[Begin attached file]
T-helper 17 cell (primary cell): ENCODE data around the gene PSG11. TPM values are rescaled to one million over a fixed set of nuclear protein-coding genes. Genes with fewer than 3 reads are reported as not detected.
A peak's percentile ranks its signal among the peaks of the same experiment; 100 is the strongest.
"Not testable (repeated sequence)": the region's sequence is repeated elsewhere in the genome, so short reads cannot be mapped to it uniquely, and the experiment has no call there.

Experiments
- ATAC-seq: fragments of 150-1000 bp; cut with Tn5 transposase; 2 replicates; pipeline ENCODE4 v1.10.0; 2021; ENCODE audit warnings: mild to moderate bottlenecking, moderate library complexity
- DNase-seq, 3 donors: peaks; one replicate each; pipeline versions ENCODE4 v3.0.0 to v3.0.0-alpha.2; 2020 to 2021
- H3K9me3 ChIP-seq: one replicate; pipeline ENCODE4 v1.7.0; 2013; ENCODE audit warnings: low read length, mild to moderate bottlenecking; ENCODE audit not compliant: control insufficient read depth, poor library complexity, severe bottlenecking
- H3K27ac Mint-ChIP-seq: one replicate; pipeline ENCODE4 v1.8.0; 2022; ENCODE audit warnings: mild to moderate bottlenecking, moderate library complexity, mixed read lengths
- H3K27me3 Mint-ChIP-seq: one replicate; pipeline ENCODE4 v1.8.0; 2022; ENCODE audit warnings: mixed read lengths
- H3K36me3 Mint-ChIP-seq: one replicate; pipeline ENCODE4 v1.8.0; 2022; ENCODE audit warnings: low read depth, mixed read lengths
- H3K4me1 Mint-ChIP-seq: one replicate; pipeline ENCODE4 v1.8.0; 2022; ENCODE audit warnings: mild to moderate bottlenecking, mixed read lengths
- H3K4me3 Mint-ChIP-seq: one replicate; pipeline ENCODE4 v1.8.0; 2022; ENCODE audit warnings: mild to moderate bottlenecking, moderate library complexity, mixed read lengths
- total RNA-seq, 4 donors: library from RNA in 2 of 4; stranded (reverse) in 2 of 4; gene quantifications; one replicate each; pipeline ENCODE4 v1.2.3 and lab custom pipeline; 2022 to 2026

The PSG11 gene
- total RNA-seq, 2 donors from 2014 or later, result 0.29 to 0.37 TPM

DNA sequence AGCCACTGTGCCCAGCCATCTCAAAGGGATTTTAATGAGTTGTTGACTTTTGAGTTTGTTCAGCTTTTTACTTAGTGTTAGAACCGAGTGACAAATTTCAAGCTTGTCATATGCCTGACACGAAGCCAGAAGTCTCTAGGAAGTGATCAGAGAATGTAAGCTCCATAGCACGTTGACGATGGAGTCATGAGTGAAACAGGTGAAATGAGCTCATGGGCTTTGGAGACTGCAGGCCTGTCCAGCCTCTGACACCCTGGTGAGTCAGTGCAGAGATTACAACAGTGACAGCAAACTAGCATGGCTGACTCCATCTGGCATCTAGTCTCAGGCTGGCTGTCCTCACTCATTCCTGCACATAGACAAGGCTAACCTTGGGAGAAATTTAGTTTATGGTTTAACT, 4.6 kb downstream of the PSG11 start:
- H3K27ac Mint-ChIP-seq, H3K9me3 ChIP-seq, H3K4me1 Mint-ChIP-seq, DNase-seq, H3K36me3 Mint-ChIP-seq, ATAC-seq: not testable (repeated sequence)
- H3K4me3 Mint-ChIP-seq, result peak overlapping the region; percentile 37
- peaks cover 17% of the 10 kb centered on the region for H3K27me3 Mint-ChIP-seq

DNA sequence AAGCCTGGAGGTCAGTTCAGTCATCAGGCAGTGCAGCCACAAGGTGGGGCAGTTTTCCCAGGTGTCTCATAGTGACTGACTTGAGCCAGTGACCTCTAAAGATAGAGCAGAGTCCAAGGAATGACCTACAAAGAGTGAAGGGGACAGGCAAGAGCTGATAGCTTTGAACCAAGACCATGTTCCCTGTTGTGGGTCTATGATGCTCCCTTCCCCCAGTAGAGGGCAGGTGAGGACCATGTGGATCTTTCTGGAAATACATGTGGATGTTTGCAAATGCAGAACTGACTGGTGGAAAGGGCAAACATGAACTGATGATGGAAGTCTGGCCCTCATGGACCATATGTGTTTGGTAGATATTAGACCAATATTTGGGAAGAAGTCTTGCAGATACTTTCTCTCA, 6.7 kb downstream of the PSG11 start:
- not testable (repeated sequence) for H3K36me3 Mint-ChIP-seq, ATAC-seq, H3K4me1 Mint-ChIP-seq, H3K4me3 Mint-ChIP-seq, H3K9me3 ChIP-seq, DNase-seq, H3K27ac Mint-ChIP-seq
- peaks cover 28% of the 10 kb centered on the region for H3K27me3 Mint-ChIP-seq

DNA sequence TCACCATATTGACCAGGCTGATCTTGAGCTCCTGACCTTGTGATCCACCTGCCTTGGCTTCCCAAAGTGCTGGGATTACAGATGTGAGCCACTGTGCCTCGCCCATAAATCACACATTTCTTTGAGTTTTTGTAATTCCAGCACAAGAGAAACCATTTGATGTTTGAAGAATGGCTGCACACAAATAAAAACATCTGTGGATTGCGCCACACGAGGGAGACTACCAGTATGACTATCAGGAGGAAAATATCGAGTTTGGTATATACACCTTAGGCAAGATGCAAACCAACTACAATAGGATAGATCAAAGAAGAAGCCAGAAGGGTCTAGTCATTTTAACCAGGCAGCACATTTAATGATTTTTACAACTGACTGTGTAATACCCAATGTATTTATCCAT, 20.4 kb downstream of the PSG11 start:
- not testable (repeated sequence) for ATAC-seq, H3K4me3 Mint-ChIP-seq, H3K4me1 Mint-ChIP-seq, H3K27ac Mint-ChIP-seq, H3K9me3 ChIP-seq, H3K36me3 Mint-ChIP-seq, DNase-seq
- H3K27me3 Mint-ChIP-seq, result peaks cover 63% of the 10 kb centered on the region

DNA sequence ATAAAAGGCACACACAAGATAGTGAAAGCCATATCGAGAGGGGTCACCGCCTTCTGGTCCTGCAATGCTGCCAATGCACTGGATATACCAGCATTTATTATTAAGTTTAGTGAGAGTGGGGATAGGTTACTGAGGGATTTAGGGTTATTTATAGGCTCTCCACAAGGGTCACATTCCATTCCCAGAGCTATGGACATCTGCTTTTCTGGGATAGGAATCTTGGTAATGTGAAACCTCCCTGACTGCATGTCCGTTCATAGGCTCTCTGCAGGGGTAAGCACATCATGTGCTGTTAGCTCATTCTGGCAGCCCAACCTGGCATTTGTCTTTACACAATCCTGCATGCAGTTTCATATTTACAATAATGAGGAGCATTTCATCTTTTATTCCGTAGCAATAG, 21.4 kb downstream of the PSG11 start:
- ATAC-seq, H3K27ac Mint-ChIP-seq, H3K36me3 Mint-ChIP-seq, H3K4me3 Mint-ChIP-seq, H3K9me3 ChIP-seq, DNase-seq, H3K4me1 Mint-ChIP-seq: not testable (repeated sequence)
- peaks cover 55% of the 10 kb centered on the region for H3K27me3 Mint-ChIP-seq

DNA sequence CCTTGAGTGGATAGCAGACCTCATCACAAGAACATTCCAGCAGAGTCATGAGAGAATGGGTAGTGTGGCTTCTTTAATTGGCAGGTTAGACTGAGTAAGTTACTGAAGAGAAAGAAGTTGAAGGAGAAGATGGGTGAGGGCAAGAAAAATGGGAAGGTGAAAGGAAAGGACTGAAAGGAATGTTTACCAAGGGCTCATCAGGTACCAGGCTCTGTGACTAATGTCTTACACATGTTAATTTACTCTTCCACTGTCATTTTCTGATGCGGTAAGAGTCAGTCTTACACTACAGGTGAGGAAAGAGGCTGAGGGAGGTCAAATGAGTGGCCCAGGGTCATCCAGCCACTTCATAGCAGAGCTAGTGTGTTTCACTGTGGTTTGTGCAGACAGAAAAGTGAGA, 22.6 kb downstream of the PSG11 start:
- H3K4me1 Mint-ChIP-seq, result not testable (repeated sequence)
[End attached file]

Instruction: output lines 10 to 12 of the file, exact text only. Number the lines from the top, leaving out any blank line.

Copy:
- H3K36me3 Mint-ChIP-seq: one replicate; pipeline ENCODE4 v1.8.0; 2022; ENCODE audit warnings: low read depth, mixed read lengths
- H3K4me1 Mint-ChIP-seq: one replicate; pipeline ENCODE4 v1.8.0; 2022; ENCODE audit warnings: mild to moderate bottlenecking, mixed read lengths
- H3K4me3 Mint-ChIP-seq: one replicate; pipeline ENCODE4 v1.8.0; 2022; ENCODE audit warnings: mild to moderate bottlenecking, moderate library complexity, mixed read lengths